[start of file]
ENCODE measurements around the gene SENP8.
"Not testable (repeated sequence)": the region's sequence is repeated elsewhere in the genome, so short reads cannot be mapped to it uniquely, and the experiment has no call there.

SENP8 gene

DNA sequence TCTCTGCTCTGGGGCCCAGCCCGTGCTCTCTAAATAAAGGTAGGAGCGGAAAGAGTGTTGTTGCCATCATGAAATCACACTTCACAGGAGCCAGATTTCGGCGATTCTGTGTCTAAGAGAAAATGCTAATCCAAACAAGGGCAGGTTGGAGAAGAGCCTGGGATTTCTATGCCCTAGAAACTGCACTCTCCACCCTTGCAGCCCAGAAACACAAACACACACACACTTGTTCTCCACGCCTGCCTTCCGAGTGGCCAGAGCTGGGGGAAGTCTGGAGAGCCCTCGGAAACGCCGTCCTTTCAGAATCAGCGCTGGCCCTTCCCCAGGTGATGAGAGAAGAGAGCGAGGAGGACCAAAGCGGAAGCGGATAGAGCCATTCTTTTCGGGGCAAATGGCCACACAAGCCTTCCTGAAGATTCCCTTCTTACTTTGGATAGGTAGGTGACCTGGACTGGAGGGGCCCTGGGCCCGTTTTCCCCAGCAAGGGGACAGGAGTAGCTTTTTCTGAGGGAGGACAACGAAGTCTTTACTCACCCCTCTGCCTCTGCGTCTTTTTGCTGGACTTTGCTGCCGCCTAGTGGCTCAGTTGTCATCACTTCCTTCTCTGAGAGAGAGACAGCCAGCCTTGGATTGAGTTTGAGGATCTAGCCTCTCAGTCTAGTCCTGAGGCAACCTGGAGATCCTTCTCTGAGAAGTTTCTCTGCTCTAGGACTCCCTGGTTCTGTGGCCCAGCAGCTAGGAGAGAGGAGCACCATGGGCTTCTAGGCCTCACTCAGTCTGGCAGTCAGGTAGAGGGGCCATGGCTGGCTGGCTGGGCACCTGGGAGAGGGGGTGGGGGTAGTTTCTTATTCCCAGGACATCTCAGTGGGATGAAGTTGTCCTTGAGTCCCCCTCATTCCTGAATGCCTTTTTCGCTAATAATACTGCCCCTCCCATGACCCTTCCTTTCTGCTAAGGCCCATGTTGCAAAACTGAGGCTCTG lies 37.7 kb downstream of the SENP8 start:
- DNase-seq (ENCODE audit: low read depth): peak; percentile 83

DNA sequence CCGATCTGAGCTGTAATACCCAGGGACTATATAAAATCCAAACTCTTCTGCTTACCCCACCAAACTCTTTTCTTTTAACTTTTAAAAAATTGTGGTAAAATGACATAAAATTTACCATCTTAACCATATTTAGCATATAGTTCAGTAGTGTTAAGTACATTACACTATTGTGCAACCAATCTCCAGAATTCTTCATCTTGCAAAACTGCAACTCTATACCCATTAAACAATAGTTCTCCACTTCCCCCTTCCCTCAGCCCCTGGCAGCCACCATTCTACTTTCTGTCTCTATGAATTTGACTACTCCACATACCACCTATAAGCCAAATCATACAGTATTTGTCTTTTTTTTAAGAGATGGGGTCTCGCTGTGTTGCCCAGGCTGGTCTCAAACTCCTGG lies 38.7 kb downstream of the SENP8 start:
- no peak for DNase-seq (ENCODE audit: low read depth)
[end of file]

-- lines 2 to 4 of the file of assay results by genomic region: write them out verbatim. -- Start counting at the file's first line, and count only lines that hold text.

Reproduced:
"Not testable (repeated sequence)": the region's sequence is repeated elsewhere in the genome, so short reads cannot be mapped to it uniquely, and the experiment has no call there.

SENP8 gene

DNA sequence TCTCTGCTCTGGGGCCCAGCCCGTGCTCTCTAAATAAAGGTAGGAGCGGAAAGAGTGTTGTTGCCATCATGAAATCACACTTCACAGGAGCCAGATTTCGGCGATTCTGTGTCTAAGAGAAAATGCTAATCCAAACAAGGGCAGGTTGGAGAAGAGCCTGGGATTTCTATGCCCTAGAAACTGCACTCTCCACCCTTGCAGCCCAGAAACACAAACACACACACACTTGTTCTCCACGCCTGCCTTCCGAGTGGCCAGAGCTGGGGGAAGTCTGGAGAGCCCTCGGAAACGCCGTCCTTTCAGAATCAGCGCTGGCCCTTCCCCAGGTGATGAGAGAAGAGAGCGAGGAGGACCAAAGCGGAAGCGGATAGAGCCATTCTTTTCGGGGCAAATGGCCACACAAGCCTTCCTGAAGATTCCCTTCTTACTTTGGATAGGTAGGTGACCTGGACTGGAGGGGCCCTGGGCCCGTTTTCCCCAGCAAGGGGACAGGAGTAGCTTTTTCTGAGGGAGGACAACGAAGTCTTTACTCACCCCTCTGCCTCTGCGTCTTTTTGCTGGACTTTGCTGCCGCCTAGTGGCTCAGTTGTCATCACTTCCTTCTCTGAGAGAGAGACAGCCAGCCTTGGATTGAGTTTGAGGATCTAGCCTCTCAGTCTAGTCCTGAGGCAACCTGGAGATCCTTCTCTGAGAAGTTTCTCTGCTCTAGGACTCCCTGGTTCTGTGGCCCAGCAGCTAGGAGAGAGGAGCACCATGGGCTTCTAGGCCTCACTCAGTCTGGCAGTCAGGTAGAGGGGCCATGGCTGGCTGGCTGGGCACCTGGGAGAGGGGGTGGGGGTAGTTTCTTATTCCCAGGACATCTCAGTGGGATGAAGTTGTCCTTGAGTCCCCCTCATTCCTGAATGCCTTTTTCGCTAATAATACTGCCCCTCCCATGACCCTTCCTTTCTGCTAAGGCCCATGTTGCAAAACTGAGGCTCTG lies 37.7 kb downstream of the SENP8 start: